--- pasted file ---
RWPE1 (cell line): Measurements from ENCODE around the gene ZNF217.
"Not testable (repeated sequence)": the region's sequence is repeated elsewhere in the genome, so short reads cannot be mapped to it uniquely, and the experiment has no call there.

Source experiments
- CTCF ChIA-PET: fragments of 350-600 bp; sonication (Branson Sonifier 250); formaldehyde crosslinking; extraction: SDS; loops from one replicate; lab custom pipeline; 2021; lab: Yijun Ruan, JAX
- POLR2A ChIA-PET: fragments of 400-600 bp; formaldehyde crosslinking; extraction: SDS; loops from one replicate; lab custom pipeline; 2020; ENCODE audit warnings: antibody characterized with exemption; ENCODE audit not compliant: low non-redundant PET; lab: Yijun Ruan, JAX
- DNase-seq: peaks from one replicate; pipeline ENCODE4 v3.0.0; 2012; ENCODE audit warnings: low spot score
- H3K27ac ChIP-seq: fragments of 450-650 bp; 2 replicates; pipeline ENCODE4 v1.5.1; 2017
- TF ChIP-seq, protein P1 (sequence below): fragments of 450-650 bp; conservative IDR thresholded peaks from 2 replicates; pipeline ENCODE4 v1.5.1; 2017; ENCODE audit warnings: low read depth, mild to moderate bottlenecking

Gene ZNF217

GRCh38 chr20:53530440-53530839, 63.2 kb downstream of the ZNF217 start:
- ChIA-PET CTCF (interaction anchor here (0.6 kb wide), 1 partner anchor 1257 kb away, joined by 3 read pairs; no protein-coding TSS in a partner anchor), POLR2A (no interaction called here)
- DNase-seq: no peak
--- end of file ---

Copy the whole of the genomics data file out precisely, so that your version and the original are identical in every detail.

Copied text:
RWPE1 (cell line): Measurements from ENCODE around the gene ZNF217.
"Not testable (repeated sequence)": the region's sequence is repeated elsewhere in the genome, so short reads cannot be mapped to it uniquely, and the experiment has no call there.

Source experiments
- CTCF ChIA-PET: fragments of 350-600 bp; sonication (Branson Sonifier 250); formaldehyde crosslinking; extraction: SDS; loops from one replicate; lab custom pipeline; 2021; lab: Yijun Ruan, JAX
- POLR2A ChIA-PET: fragments of 400-600 bp; formaldehyde crosslinking; extraction: SDS; loops from one replicate; lab custom pipeline; 2020; ENCODE audit warnings: antibody characterized with exemption; ENCODE audit not compliant: low non-redundant PET; lab: Yijun Ruan, JAX
- DNase-seq: peaks from one replicate; pipeline ENCODE4 v3.0.0; 2012; ENCODE audit warnings: low spot score
- H3K27ac ChIP-seq: fragments of 450-650 bp; 2 replicates; pipeline ENCODE4 v1.5.1; 2017
- TF ChIP-seq, protein P1 (sequence below): fragments of 450-650 bp; conservative IDR thresholded peaks from 2 replicates; pipeline ENCODE4 v1.5.1; 2017; ENCODE audit warnings: low read depth, mild to moderate bottlenecking

Gene ZNF217

GRCh38 chr20:53530440-53530839, 63.2 kb downstream of the ZNF217 start:
- ChIA-PET CTCF (interaction anchor here (0.6 kb wide), 1 partner anchor 1257 kb away, joined by 3 read pairs; no protein-coding TSS in a partner anchor), POLR2A (no interaction called here)
- DNase-seq: no peak